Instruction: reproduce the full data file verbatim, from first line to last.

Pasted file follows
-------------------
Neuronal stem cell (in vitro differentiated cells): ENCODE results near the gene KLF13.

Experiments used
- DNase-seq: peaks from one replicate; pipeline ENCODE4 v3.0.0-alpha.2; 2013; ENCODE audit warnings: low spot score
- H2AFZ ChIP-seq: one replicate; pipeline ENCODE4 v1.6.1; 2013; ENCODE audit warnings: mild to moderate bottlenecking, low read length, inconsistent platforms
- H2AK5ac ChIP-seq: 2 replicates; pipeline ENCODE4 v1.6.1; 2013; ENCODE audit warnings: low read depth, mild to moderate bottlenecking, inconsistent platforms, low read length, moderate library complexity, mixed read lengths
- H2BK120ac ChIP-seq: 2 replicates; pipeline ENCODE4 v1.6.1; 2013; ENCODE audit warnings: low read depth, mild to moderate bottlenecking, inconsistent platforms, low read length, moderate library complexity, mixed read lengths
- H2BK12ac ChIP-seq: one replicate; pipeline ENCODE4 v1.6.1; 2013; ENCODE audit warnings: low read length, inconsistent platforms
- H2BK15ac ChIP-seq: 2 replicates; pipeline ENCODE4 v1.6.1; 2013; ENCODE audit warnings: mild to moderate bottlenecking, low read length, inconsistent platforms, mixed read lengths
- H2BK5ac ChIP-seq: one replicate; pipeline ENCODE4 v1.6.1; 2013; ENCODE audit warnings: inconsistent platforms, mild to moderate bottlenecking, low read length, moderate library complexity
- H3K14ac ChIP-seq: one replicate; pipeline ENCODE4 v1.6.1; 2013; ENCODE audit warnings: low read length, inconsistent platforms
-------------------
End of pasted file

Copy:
Neuronal stem cell (in vitro differentiated cells): ENCODE results near the gene KLF13.

Experiments used
- DNase-seq: peaks from one replicate; pipeline ENCODE4 v3.0.0-alpha.2; 2013; ENCODE audit warnings: low spot score
- H2AFZ ChIP-seq: one replicate; pipeline ENCODE4 v1.6.1; 2013; ENCODE audit warnings: mild to moderate bottlenecking, low read length, inconsistent platforms
- H2AK5ac ChIP-seq: 2 replicates; pipeline ENCODE4 v1.6.1; 2013; ENCODE audit warnings: low read depth, mild to moderate bottlenecking, inconsistent platforms, low read length, moderate library complexity, mixed read lengths
- H2BK120ac ChIP-seq: 2 replicates; pipeline ENCODE4 v1.6.1; 2013; ENCODE audit warnings: low read depth, mild to moderate bottlenecking, inconsistent platforms, low read length, moderate library complexity, mixed read lengths
- H2BK12ac ChIP-seq: one replicate; pipeline ENCODE4 v1.6.1; 2013; ENCODE audit warnings: low read length, inconsistent platforms
- H2BK15ac ChIP-seq: 2 replicates; pipeline ENCODE4 v1.6.1; 2013; ENCODE audit warnings: mild to moderate bottlenecking, low read length, inconsistent platforms, mixed read lengths
- H2BK5ac ChIP-seq: one replicate; pipeline ENCODE4 v1.6.1; 2013; ENCODE audit warnings: inconsistent platforms, mild to moderate bottlenecking, low read length, moderate library complexity
- H3K14ac ChIP-seq: one replicate; pipeline ENCODE4 v1.6.1; 2013; ENCODE audit warnings: low read length, inconsistent platforms